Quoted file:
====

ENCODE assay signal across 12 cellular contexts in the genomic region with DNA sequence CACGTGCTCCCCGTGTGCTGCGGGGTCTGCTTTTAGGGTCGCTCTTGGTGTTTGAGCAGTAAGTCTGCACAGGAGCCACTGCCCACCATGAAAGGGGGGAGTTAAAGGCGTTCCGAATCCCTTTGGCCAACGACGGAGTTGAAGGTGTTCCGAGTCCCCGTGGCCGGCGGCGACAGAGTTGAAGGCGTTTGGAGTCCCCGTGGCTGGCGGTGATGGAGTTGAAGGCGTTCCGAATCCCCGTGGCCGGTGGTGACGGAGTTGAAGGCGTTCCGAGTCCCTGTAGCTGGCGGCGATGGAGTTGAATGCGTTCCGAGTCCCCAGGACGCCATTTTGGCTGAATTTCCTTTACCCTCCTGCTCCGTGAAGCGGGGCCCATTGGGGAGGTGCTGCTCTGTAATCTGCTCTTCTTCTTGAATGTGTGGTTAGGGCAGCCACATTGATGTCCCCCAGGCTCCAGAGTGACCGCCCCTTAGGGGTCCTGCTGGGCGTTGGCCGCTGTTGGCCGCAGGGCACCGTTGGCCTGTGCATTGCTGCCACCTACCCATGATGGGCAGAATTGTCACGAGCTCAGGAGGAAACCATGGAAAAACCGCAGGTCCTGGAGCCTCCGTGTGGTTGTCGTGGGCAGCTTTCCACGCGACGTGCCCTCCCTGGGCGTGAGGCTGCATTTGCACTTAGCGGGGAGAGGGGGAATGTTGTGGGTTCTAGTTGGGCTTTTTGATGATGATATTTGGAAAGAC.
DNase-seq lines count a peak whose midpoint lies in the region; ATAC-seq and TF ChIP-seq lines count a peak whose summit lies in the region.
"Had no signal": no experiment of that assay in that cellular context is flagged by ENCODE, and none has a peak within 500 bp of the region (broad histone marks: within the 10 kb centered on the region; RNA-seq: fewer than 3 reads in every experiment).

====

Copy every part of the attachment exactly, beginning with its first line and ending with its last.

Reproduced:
ENCODE assay signal across 12 cellular contexts in the genomic region with DNA sequence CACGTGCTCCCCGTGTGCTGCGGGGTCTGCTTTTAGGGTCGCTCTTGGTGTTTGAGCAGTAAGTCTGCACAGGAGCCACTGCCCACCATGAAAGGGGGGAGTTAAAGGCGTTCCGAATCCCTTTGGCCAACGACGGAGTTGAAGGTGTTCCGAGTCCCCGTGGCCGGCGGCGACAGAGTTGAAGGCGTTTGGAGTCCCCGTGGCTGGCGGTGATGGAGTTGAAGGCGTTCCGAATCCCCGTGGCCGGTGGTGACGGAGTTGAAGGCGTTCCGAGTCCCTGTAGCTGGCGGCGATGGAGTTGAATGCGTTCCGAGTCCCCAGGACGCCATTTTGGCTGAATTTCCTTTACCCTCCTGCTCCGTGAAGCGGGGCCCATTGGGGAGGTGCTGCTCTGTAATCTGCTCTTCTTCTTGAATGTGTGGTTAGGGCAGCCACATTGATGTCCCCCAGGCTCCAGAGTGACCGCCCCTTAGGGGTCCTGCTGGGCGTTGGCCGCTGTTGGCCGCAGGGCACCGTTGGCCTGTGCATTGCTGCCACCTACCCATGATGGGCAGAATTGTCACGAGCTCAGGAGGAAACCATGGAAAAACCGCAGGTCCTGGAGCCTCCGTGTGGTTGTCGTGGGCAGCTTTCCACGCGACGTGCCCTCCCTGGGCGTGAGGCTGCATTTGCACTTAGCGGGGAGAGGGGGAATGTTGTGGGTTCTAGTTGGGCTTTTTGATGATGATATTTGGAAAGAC.
DNase-seq lines count a peak whose midpoint lies in the region; ATAC-seq and TF ChIP-seq lines count a peak whose summit lies in the region.
"Had no signal": no experiment of that assay in that cellular context is flagged by ENCODE, and none has a peak within 500 bp of the region (broad histone marks: within the 10 kb centered on the region; RNA-seq: fewer than 3 reads in every experiment).